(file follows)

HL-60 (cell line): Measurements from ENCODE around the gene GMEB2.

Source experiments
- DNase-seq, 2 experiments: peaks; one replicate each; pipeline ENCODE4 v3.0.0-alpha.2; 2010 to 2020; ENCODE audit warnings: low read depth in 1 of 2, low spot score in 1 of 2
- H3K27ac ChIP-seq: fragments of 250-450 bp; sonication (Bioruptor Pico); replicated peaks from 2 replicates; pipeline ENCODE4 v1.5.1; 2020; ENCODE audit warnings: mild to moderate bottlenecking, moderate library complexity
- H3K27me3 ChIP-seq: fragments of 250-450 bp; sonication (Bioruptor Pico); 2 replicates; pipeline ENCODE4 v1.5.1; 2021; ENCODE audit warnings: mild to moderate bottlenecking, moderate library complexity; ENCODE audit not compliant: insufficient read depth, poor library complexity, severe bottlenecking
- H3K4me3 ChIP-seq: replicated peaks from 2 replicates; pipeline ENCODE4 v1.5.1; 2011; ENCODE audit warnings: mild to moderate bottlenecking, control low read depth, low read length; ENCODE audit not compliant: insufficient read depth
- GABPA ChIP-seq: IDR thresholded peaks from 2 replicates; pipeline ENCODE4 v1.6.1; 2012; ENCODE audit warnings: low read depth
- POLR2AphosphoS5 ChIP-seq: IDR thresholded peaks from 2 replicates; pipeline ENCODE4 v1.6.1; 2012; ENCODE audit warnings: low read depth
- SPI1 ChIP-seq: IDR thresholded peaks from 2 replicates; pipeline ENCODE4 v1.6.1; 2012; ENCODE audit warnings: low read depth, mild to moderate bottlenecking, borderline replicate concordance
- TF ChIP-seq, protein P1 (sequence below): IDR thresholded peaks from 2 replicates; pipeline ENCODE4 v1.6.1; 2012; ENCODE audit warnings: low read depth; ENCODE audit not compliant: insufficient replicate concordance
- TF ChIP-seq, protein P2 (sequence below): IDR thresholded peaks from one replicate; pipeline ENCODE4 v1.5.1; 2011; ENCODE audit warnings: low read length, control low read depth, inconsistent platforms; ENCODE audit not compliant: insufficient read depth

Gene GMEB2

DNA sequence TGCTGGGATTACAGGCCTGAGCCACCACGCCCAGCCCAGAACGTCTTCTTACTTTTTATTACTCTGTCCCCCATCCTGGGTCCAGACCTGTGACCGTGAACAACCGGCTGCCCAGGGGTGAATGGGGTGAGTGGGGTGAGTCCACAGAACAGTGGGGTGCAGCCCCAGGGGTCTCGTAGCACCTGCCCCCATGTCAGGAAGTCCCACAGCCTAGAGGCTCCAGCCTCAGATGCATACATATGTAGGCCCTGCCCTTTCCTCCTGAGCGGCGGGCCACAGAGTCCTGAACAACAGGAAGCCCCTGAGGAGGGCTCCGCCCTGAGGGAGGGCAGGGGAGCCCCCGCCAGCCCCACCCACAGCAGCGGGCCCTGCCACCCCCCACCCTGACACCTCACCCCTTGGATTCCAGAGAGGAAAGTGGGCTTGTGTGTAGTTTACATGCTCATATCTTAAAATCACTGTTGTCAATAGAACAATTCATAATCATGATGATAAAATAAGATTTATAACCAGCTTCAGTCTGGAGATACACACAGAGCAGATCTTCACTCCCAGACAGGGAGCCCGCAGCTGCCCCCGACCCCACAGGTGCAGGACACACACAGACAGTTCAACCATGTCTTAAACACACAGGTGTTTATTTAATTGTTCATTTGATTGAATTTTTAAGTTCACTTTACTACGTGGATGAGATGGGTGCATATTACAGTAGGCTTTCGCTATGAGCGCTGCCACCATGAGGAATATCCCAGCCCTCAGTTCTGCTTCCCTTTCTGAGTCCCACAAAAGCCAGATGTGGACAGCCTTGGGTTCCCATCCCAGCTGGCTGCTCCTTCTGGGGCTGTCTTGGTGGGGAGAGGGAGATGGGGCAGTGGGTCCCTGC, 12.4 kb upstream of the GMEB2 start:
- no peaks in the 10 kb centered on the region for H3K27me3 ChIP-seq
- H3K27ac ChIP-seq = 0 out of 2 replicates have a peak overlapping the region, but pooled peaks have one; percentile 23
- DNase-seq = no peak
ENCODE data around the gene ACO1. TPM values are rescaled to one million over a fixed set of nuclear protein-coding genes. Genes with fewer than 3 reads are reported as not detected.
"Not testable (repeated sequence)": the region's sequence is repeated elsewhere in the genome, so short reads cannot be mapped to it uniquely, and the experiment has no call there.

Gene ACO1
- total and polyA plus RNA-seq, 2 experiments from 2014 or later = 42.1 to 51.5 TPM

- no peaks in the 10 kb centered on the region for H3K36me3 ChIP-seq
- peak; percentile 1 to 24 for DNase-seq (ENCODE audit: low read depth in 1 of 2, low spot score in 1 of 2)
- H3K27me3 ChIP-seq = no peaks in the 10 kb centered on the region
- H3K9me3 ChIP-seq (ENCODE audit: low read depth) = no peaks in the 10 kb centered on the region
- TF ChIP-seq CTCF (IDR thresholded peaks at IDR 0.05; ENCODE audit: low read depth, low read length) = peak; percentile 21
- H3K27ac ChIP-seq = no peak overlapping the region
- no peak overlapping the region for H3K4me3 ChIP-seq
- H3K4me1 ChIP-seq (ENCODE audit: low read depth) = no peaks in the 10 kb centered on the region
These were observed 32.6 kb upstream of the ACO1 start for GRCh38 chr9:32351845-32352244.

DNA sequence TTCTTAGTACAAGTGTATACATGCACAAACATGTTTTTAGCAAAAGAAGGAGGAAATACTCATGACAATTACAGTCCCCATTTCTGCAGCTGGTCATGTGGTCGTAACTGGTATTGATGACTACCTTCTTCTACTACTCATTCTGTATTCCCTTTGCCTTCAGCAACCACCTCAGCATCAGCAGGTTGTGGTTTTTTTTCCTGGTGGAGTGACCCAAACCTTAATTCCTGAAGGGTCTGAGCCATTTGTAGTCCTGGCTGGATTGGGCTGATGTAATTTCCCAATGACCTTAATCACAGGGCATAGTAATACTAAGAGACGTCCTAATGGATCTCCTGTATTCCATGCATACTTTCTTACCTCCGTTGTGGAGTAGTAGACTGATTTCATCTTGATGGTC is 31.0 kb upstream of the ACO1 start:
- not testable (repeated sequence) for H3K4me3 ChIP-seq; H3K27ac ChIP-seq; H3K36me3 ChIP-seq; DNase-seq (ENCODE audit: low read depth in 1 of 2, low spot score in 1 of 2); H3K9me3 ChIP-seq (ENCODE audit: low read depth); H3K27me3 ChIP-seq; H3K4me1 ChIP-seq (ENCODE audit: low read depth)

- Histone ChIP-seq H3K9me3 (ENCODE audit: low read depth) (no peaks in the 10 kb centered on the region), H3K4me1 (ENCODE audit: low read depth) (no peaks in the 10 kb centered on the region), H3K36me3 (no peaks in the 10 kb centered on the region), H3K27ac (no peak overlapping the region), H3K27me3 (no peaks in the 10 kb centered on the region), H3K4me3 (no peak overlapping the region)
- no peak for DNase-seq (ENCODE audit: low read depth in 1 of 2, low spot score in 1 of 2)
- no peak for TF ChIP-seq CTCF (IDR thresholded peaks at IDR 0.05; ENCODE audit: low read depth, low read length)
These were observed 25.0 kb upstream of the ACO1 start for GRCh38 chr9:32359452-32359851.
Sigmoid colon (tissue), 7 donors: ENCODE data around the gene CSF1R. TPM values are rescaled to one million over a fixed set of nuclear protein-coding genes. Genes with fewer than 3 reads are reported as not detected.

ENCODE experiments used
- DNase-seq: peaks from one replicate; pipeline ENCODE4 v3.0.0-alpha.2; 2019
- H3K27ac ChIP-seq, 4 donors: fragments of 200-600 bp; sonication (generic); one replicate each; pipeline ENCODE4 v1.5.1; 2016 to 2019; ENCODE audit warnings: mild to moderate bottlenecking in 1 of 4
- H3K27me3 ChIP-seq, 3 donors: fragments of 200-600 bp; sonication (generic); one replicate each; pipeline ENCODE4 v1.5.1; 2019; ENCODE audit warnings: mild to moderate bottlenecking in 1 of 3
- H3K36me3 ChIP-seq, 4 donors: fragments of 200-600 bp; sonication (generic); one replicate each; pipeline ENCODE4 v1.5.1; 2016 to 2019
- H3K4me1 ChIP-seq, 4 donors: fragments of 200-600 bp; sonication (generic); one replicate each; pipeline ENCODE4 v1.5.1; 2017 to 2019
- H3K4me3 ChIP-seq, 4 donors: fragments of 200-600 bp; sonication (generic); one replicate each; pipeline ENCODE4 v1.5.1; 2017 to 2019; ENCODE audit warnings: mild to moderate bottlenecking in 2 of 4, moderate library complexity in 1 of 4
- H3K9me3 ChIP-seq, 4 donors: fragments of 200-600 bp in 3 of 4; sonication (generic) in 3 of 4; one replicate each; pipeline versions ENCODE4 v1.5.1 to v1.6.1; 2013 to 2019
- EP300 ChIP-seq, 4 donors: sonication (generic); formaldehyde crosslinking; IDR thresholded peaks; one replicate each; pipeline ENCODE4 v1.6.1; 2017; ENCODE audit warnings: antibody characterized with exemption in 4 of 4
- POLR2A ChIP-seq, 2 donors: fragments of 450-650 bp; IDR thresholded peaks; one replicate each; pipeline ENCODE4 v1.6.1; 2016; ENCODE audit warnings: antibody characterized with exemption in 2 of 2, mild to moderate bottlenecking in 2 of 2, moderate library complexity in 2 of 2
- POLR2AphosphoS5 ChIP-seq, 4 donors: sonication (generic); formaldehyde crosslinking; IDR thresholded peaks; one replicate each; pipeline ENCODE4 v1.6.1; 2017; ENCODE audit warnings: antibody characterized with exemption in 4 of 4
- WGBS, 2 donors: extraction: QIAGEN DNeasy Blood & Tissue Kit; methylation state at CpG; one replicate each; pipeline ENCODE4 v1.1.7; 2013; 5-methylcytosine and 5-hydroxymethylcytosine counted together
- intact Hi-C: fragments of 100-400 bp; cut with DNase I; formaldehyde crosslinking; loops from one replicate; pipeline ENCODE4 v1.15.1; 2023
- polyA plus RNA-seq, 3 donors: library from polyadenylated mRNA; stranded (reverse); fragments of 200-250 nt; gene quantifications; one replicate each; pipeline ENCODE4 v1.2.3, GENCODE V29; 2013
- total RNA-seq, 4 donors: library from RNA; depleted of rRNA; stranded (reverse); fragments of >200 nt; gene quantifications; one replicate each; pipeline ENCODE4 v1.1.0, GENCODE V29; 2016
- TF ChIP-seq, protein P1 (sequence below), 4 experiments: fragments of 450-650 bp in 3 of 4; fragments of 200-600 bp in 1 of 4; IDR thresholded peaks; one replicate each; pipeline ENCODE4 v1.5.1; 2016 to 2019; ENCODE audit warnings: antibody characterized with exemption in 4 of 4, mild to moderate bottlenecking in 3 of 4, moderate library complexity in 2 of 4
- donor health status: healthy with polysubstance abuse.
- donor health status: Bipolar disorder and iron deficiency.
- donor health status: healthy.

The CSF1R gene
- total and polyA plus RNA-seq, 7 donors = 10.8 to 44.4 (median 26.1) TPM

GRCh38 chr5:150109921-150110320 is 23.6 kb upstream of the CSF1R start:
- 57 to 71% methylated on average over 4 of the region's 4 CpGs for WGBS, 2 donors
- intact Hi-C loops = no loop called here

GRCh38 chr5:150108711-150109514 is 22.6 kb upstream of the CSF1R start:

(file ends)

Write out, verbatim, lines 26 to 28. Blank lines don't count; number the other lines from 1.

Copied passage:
- H3K27ac ChIP-seq = no peak overlapping the region
- no peak overlapping the region for H3K4me3 ChIP-seq
- H3K4me1 ChIP-seq (ENCODE audit: low read depth) = no peaks in the 10 kb centered on the region